Make sure you join us for the leadership session in October when we take a look at the various options that are available to us as leaders to minimize the cost of employee turnover in our organizations.
In the mean time, consider the following . . .
What Really Motivates Employees?
I was on a flight recently from DFW to Los Angeles catching up on some important reading and while reviewing the findings of a recent survey, I learned that eighty-one percent of top-performing employees, (as identified by their employers), said that maintaining a good personal reputation is what motivates them to achieve peak performance.
The recent survey involved 600 of the country’s largest employers. Given our discussions in the various leadership sessions conducted around the country last month, I was pleased to learn that only 15 percent said that their expectation of financial reward had a very significant influence on the quality of their performance.
When you really think about it, in today’s market, competitive pay is the price of admission for employers who want to attract the very best people to their organization – however, it is not a key differentiator.
The research project showed that intangible factors such as personal satisfaction and recognition of contributions are much more effective in driving high performance.
The survey found the following responses for what typically motivates top employees:
*Desire to maintain good work reputation: 81%
*Importance of the work: 76%
*Appreciation of others: 66%
*Interesting work: 51%
*Personal desire to please supervisor: 20%
*Expectation of financial reward: 15%
It’s important to keep in mind that top-performing employees are typically well paid, so I’m not saying, (nor was the survey saying), that pay doesn’t matter. I think the message to employers is not to underrate the importance of ‘non-financial’ rewards in influencing consistent quality behavior.”
A leader’s success is largely determined by their ability to motivate others.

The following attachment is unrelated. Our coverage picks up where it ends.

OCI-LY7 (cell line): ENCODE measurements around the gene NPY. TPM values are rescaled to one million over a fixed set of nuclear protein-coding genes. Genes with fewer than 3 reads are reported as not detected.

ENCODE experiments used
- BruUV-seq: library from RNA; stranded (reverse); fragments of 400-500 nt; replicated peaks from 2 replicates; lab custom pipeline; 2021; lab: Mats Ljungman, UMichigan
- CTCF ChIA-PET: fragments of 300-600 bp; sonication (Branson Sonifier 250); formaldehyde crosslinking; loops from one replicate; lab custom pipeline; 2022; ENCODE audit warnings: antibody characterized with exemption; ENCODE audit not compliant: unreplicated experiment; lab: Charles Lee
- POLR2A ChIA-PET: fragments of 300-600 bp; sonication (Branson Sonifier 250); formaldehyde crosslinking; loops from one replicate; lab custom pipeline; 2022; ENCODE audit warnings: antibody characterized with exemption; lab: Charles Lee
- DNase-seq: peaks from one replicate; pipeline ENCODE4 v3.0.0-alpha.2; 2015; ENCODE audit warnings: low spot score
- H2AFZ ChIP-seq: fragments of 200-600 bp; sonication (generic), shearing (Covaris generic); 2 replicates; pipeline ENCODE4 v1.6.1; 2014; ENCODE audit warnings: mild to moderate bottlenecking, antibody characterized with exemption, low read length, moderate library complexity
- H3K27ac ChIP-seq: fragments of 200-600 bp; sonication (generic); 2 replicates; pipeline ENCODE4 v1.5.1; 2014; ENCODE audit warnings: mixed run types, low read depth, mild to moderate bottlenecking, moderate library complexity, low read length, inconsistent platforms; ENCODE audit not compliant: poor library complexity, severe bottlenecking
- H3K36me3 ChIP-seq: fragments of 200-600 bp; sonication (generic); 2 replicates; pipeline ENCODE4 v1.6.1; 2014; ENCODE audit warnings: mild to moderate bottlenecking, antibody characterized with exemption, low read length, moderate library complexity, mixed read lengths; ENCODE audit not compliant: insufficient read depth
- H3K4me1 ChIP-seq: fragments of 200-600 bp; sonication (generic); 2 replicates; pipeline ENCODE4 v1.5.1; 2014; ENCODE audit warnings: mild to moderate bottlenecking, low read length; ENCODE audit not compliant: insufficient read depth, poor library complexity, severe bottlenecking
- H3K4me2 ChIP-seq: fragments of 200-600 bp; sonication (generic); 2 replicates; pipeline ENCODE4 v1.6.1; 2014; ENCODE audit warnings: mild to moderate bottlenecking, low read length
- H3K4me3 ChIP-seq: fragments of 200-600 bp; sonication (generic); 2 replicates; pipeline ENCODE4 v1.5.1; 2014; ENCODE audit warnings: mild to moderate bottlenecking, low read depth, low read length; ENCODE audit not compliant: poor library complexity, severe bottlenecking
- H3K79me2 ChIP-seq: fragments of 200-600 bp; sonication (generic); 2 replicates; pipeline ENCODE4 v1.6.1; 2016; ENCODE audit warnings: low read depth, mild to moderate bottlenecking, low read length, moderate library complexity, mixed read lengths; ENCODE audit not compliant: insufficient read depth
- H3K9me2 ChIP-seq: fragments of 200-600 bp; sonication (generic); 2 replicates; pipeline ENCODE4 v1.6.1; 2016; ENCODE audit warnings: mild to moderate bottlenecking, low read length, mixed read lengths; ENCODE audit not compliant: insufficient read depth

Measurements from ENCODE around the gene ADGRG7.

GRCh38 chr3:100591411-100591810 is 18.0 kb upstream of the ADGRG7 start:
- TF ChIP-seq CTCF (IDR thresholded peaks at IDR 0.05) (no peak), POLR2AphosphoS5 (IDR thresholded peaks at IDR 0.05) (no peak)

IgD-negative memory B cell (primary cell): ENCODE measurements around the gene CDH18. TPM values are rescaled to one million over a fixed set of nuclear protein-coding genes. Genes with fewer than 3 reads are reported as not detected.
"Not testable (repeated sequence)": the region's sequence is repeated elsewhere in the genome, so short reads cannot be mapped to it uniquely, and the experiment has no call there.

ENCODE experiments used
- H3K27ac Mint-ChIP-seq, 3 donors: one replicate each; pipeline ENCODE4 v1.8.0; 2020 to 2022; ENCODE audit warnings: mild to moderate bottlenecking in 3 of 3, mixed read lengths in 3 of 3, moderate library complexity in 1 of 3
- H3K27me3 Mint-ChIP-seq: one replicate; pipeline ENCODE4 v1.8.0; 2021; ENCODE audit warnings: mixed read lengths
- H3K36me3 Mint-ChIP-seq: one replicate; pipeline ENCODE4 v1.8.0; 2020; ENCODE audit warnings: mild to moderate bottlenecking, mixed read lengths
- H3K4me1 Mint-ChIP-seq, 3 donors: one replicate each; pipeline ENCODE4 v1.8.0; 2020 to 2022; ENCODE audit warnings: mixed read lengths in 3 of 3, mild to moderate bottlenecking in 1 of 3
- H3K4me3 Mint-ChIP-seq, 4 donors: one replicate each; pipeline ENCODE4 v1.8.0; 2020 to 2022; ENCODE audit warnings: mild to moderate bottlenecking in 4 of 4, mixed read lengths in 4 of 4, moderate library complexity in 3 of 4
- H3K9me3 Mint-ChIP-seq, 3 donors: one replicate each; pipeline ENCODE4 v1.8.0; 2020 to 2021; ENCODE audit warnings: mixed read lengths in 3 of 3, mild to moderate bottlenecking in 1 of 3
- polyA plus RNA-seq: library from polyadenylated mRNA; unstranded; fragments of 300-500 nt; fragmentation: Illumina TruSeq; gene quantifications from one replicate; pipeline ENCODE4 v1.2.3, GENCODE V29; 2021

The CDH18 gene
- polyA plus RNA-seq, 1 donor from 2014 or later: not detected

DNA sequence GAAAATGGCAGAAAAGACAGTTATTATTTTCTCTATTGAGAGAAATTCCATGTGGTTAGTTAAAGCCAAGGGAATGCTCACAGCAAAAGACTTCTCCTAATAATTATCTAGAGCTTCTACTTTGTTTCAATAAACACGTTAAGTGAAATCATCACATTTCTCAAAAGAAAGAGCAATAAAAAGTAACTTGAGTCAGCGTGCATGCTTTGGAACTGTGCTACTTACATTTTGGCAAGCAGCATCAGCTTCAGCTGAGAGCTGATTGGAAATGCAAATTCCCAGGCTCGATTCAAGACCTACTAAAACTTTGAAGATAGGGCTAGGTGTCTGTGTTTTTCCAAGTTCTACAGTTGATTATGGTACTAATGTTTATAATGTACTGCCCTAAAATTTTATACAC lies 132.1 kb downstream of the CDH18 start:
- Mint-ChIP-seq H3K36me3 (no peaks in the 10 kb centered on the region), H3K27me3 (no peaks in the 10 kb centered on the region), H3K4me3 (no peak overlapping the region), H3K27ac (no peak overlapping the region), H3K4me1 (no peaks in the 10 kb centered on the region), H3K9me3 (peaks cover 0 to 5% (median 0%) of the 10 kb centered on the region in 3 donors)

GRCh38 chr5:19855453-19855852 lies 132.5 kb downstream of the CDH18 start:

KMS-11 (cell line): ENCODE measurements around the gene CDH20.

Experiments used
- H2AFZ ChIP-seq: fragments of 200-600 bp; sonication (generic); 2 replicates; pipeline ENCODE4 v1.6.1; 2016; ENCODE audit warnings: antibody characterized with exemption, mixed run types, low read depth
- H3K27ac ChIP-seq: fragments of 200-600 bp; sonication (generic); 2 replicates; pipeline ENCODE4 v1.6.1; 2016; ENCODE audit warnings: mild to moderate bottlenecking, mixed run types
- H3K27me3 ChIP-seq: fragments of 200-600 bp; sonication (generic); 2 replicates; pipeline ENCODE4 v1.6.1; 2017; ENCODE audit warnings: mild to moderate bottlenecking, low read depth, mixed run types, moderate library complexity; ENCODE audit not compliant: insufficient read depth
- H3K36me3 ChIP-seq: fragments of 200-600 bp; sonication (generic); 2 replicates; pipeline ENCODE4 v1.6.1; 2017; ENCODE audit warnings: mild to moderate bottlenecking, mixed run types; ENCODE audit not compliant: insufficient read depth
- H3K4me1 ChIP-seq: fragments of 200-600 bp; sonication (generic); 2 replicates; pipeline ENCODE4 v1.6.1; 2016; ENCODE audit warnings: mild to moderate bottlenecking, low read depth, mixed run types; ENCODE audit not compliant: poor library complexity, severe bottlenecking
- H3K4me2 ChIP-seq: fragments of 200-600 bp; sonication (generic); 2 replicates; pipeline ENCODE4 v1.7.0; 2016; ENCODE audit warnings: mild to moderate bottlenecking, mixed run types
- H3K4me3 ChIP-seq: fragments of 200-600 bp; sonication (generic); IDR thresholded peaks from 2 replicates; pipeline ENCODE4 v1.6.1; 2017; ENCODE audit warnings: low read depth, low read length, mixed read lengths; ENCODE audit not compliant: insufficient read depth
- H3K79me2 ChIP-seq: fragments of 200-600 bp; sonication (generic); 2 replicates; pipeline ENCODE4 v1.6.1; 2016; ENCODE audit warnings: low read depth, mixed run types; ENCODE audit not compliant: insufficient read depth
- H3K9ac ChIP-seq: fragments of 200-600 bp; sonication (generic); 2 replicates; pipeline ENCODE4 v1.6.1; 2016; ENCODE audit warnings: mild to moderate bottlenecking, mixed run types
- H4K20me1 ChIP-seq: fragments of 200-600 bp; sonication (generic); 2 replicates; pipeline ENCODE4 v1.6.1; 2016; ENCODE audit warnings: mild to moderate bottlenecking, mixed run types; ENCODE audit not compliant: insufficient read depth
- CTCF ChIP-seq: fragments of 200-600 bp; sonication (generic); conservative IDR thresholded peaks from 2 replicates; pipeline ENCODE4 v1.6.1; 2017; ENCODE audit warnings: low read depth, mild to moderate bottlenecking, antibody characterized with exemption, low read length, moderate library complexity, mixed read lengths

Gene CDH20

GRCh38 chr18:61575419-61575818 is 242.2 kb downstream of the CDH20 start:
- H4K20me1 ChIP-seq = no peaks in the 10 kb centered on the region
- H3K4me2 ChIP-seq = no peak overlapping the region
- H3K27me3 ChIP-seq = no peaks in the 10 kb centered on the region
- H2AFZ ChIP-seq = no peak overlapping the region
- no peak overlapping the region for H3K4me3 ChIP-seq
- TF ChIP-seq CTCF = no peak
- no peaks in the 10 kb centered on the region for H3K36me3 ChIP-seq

There is much more in us than we know. If we can only be made to see it, then perhaps, for the rest of our lives, we will be unwilling to settle for less.
Turn-over Can Be Controlled!
No matter how big or small a company is, employee turnover eats into profits. Replacement costs range from $7,000 to $10,000 per employee, and more for higher-level positions. These estimates include the loss in company productivity, expenses incurred in replacing a lost employee, (recruitment costs, training, unemployment taxes, and time needed to interview and to select a replacement).
And, others in the organization must pick up the slack of the vacancy and deal with the disruption to the normal work flow.
Guess what? Not all turn-over is bad!
New hires contribute fresh viewpoints and approaches that can energize an organization. Marginal employees who leave provide an opportunity to replace them with better-skilled people. Turnover can’t be eliminated entirely, but it should and can be controlled.
The first step is to determine why employees typically leave your company. Statistics should be gathered and broken down (minimally) by department, the type of positions, and length of service. For the smaller organization, large amounts of data may not be available, but a review of your former employees’ files may tell the story.